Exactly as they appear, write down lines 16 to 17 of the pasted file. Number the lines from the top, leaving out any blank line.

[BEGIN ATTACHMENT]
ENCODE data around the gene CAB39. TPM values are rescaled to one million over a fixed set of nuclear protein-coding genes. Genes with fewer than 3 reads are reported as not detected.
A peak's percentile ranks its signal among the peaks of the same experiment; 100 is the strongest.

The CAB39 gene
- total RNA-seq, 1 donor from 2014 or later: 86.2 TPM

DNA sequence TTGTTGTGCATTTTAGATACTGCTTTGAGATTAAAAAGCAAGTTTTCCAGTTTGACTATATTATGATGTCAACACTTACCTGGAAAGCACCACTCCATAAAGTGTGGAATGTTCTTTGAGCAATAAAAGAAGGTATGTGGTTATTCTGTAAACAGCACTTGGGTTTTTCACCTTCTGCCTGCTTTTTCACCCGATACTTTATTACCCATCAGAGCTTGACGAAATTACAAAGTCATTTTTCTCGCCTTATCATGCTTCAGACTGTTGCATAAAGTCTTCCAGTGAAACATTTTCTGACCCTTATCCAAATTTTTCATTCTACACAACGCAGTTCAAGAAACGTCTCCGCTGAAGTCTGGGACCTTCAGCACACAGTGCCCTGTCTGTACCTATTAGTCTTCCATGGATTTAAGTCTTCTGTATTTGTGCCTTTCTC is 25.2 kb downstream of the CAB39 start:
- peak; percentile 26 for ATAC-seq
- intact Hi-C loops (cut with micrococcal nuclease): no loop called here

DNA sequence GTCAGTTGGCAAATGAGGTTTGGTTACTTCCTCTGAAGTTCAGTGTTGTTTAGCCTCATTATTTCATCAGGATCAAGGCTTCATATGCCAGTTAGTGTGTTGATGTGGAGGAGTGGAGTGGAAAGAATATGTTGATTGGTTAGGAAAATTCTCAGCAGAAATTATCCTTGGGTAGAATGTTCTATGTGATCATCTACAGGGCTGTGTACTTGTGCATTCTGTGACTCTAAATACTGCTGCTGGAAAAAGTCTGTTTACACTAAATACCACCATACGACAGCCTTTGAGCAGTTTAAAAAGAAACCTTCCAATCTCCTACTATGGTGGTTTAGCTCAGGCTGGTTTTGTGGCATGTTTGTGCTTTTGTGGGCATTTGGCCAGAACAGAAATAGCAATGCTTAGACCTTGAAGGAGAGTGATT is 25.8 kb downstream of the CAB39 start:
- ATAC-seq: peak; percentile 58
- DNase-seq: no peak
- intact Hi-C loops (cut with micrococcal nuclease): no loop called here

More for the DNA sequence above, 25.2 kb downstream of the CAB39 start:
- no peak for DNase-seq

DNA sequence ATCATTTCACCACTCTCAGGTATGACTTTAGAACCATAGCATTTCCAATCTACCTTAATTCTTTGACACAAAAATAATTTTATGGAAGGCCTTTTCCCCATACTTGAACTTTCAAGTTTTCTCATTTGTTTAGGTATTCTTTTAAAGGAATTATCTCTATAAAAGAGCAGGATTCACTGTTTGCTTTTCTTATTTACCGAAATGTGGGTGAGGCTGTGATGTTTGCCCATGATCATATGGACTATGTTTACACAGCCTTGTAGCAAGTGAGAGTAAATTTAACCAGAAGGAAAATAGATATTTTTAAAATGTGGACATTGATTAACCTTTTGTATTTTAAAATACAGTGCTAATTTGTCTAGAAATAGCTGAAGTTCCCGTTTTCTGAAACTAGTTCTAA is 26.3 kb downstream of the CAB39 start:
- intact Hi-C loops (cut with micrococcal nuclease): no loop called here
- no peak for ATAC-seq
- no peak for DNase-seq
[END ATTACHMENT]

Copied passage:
- no peak for ATAC-seq
- no peak for DNase-seq